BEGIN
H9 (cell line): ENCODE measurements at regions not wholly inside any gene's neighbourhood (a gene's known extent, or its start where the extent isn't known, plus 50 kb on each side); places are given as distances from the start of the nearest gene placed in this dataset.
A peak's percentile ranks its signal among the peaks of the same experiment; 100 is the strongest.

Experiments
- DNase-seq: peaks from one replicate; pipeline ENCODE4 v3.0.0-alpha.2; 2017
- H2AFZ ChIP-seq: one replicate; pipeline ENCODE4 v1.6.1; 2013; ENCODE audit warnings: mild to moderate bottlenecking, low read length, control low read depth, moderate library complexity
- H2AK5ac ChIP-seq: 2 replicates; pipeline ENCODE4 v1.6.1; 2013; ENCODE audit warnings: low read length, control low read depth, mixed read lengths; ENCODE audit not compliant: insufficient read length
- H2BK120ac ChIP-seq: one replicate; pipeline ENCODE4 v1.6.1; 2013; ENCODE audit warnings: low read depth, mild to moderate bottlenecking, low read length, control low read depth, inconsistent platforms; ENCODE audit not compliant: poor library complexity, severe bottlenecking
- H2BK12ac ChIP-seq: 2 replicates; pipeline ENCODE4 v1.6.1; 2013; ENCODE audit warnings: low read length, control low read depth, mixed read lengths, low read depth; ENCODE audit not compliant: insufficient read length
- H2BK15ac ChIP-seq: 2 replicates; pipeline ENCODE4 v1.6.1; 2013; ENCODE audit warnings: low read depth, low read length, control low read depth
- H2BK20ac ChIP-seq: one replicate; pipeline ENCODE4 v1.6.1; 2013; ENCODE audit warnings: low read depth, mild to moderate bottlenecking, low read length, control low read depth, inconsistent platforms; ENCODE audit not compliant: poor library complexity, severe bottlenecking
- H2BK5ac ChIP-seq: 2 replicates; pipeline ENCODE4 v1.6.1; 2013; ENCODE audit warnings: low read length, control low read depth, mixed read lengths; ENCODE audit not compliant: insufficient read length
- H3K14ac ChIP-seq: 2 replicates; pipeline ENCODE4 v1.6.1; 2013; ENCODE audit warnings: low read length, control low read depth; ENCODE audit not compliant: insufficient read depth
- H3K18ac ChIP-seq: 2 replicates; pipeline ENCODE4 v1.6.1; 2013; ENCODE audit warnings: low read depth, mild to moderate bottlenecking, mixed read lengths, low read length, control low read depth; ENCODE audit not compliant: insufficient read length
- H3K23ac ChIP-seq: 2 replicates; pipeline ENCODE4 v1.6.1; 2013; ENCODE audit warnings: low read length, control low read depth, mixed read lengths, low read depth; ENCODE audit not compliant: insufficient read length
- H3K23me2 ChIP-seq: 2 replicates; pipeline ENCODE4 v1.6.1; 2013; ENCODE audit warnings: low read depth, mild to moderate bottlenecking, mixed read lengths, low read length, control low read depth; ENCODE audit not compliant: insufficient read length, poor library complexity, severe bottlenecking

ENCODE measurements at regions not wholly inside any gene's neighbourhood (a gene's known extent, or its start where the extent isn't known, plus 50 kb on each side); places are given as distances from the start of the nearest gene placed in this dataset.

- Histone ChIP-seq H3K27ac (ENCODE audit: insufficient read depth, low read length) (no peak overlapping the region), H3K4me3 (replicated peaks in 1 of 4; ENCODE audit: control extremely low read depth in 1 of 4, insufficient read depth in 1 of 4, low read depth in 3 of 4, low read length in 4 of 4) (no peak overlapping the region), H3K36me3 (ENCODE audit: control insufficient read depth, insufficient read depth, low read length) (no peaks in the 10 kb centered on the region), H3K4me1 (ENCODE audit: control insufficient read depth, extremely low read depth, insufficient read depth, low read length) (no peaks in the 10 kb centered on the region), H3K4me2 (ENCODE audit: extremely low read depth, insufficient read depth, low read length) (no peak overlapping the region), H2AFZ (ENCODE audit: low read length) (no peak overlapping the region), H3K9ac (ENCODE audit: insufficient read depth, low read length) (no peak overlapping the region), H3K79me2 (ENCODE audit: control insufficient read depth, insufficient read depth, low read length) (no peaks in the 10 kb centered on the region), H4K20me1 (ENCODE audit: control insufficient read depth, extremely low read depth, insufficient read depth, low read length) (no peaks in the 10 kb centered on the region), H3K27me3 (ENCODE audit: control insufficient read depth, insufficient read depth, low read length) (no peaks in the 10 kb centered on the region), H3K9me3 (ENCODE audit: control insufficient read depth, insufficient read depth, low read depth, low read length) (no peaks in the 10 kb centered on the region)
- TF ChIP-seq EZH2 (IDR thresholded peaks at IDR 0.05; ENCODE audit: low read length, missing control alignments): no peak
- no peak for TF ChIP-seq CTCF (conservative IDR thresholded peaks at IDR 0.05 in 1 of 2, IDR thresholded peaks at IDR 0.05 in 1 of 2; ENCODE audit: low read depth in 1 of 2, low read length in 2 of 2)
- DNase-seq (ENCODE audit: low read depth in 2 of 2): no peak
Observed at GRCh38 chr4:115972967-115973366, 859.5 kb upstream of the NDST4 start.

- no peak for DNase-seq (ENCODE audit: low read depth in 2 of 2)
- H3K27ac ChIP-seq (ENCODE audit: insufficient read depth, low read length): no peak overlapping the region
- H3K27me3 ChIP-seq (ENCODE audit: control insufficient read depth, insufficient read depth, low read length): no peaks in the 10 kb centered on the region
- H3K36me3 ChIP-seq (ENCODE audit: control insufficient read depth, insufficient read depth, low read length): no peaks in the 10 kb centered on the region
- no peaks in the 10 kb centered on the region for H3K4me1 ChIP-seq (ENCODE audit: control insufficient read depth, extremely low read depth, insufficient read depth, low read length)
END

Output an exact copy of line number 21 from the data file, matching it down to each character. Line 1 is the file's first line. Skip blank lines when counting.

Observed at GRCh38 chr4:115972967-115973366, 859.5 kb upstream of the NDST4 start.